Four members of Iowa’s 2016 offensive line earned All-Big Ten recognition, including Boettger, Cole Croston, Daniels, and Welsh. Croston signed a free agent contract with the New England Patriots following the 2017 NFL Draft and was on the active roster the entire 2017 season. In 2015, guard Jordan Walsh earned first team all-Big Ten honors, while center Austin Blythe was one of three finalists for the Rimington Award and a second team selection.

Iowa’s offense in 2015 averaged 30.9 points and 386.1 yards total offense, including 181.7 rushing and 204.4 passing yards per game. Iowa ranked in the top 25 nationally in fourth down conversions, fewest penalties and fewest turnovers.

Left tackle Brandon Scherff won the 2014 Outland Trophy, was the Rimington-Pace Offensive Lineman of the Year in the Big Ten and earned unanimous consensus All-America honors. Scherff was the fifth player selected in the 2015 NFL Draft (Washington Redskins), while right tackle Andrew Donnal was selected by the St. Louis Rams in the fourth round.  Scherff was named to the NFL Pro Bowl in 2017.

Iowa’s offensive line in 2013 led the way for an offense that averaged 377 yards total offense, including 180 rushing yards and 197 passing yards. The Hawkeye offensive line allowed just 15 sacks in 13 games, a total that led the Big Ten and tied for 12th best in the nation. Iowa won eight games while participating in the 2014 Outback Bowl.

Iowa’s offensive line featured the same five starters in all 13 games in 2013, with four of those Hawkeyes earning Big Ten honors. Scherff was a first team selection, while right tackle Brett Van Sloten was second team and Blythe and left guard Conor Boffeli each were named honorable mention. Iowa led the Big Ten and ranked eighth in the nation in fewest penalties per game. Boffeli and Van Sloten signed NFL free agent contracts immediately following the 2014 NFL Draft.

Senior center James Ferentz and senior tackle/guard Matt Tobin led Iowa’s offensive line in 2012, as both players earned all-Big Ten recognition. In addition, Blythe earned FWAA Freshman All-America honors. Iowa’s offensive line put together a string of four consecutive games without allowing a quarterback sack and allowed less than two sacks in six of 12 games overall.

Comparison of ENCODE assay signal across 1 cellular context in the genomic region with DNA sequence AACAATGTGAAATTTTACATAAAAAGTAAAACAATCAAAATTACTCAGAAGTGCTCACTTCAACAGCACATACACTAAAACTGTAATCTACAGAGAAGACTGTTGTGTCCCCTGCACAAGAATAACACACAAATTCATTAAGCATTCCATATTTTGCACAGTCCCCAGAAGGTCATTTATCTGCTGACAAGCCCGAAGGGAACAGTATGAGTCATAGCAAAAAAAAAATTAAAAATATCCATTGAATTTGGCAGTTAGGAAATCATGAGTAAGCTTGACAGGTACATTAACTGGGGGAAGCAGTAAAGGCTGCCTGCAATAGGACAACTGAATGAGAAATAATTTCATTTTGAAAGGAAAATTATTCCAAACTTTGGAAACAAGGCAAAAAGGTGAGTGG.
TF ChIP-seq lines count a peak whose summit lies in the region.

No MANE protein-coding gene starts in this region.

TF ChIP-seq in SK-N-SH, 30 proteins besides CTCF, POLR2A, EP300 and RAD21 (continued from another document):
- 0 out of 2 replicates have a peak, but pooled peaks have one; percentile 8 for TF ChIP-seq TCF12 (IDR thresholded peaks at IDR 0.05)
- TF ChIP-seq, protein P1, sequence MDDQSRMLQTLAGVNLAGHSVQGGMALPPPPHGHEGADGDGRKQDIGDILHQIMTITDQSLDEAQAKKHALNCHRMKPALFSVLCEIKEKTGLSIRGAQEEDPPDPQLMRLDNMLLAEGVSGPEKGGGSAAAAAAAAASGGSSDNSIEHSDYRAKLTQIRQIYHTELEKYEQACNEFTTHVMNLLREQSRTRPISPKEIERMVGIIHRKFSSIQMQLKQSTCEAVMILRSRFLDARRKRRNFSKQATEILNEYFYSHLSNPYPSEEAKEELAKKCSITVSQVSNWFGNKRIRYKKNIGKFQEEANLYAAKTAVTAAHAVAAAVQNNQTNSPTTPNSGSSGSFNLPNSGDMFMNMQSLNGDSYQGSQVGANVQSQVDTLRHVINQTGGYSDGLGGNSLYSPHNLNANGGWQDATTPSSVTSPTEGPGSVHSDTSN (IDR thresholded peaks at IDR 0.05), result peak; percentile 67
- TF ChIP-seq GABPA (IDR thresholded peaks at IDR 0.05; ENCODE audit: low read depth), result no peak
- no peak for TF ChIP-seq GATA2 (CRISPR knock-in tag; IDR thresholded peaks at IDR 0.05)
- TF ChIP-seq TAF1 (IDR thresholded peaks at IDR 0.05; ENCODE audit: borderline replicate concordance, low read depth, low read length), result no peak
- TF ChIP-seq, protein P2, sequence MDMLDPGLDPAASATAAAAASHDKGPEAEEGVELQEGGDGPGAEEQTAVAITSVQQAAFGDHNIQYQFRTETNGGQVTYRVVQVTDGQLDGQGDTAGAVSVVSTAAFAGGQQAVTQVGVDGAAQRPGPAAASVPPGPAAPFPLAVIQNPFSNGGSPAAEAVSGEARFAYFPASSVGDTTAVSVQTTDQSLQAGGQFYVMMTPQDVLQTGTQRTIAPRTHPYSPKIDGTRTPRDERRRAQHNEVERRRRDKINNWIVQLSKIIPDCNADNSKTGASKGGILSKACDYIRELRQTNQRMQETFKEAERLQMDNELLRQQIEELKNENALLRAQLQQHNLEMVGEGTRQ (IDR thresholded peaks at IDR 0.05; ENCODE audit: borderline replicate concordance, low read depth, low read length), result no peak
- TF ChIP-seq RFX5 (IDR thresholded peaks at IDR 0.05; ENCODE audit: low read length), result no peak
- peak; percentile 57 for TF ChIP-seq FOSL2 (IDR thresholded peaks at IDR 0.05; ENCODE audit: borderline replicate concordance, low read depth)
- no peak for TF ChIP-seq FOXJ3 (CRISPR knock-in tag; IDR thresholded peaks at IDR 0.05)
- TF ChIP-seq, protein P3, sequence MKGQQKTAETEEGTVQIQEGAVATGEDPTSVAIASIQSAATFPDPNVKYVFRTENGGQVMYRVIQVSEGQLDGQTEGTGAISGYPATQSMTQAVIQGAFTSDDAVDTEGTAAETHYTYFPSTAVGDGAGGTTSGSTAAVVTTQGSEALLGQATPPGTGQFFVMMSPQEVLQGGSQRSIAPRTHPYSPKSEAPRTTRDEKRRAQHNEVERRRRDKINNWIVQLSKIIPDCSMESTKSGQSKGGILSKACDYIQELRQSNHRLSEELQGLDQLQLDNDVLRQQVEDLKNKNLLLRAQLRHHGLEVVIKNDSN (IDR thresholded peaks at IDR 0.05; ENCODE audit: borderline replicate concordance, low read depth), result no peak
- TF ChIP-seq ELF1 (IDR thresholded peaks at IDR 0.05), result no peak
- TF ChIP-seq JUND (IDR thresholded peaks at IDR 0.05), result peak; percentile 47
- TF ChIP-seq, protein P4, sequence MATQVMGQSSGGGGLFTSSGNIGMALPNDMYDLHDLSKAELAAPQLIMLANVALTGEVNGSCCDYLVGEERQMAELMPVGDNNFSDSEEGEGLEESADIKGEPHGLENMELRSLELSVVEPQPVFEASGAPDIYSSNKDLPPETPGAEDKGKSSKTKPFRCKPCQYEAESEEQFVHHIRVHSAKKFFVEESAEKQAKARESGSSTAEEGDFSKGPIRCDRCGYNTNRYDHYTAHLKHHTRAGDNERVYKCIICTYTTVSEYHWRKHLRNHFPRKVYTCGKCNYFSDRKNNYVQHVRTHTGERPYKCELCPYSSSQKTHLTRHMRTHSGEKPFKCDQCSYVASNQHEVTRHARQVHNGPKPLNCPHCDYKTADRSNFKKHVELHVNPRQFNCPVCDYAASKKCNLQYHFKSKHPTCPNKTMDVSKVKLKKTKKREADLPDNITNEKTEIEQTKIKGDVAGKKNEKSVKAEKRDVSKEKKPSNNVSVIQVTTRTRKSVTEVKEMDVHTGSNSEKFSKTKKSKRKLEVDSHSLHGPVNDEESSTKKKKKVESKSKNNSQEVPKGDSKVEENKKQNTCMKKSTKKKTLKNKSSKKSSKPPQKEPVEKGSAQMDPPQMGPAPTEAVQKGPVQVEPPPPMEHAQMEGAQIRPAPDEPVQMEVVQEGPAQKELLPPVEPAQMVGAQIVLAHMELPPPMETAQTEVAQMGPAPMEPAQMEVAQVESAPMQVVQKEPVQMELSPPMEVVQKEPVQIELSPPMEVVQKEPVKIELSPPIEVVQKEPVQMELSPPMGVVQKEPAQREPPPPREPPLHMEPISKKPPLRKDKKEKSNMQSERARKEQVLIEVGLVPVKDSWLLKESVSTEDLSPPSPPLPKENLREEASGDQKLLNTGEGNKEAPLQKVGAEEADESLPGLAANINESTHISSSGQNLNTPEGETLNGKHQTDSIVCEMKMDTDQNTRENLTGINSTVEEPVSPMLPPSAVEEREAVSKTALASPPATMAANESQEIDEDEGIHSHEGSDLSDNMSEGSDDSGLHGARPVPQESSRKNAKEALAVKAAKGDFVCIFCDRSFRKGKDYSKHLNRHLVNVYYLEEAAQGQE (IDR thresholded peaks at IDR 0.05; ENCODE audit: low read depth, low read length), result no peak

Brian, the son of head coach Kirk Ferentz, served as New England’s tight ends coach in 2011, helping the Patriots win the AFC championship and a spot in the 2012 Super Bowl. Brian was an offensive assistant coach in 2010, working exclusively with the tight ends. He spent 2009 as a coaching assistant after serving as a scouting assistant for the Patriots during the 2008 season.

Under his direction, two Patriot rookie tight ends made a big impact in 2010. The New England duo ranked first and second, among all rookie tight ends with 10 and six touchdown catches, respectively. They became the first pair of rookie tight ends with at least five touchdowns in the same season in NFL history. Rob Gronkowski’s 10 touchdown receptions rank second in NFL history for a rookie tight end, as only Mike Ditka (12) had more touchdowns as a rookie.

Gronkowski set additional records in 2011, including individual records for receiving touchdowns by a tight end (17), total touchdowns by a tight end (18) and receiving yards by a tight end (1,327). As a tandem, the Patriot tight ends also set three NFL single season records: total touchdowns by a tight end tandem (24), receptions by a tight end tandem (169) and total yards by a tight end tandem (2,237).

Brian played both offensive guard and center during his Iowa career. He earned honorable mention All-Big Ten honors as a senior in 2005 and was academic All-Big Ten in 2003. He was a team captain as a senior and played on Iowa teams that were among the most successful in school history. Brian was part of two Big Ten championship teams (2002 and 2004).

Ferentz started at center in every game as a senior in 2005. He started eight games at right guard in 2004 as the Hawkeyes earned a share of the Big Ten title and a bid to the Capital One Bowl. Iowa won each of the eight games he started after he missed the first four games of the year due to injury. Ferentz earned the starting center position as a sophomore and started five games before missing the second half of the season due to injury.

During his tenure as a player, Iowa participated in the BCS FedEx Orange Bowl, two Outback Bowls, and a Capital One Bowl, compiling an overall record of 38-12. The Hawkeyes defeated Florida in the 2004 Outback Bowl and defending national champion LSU in the 2005 Capital One Bowl.

Ferentz was a member of Iowa’s Leadership Council and as a senior was the recipient of the Hayden Fry “Extra Heartbeat Award”. The annual award goes to the Hawkeye player who gives extraordinary effort on the field. He was recognized with the “Next Man In” award as a junior.

Brian was selected to participate in the 2006 Hula Bowl following his Hawkeye career. He signed a free agent contract with Atlanta and was a member of the Falcons practice squad in 2006. He was with the New Orleans Saints throughout their 2007 training camp.

He earned his bachelor’s degree in history from Iowa in 2006.

Ferentz was born March 28, 1983, in Iowa City. He and his wife, Nikki, have three daughters, Presley, Connolly and Jolie, and a son, John.

Ferentz’ Coaching Career
School/Team – Position, Years
Iowa – Offensive Coordinator/Tight Ends, 2018-present
Iowa – Offensive Coordinator/Running Backs, 2017
Iowa – Offensive Line, Run Game Coordinator, 2015-16
Iowa – Offensive Line, 2012-2014
New England – Tight Ends, 2011
New England – Offensive Assistant/Tight Ends, 2010
New England – Coaching Assistant, 2009
New England – Scouting Assistant, 2008